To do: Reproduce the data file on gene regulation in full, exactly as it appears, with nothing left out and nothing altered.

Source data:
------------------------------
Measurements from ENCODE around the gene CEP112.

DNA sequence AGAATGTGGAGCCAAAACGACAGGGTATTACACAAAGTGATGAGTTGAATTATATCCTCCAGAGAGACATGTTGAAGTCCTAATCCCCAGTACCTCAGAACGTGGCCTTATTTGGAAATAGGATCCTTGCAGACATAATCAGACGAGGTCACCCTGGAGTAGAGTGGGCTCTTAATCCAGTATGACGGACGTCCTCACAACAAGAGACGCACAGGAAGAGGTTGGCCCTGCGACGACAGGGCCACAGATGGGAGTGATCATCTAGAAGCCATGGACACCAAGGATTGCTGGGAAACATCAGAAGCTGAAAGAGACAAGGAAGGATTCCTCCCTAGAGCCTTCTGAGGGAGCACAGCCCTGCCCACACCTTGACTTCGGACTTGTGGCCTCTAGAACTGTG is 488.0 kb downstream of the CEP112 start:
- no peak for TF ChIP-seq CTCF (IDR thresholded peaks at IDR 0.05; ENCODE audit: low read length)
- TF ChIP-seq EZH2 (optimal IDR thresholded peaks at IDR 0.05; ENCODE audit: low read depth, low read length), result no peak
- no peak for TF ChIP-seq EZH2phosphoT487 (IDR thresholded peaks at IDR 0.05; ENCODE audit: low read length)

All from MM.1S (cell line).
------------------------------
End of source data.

Measurements from ENCODE around the gene CEP112.

DNA sequence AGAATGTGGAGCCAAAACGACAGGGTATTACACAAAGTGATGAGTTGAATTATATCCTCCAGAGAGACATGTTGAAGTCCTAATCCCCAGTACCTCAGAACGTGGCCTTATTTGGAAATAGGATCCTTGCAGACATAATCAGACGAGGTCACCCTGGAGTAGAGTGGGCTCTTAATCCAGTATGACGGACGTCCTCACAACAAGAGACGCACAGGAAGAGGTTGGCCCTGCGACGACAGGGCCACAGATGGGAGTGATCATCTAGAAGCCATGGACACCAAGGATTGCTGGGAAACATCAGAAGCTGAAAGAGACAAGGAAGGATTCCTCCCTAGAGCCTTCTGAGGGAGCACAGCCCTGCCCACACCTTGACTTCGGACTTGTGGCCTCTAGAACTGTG is 488.0 kb downstream of the CEP112 start:
- no peak for TF ChIP-seq CTCF (IDR thresholded peaks at IDR 0.05; ENCODE audit: low read length)
- TF ChIP-seq EZH2 (optimal IDR thresholded peaks at IDR 0.05; ENCODE audit: low read depth, low read length), result no peak
- no peak for TF ChIP-seq EZH2phosphoT487 (IDR thresholded peaks at IDR 0.05; ENCODE audit: low read length)

All from MM.1S (cell line).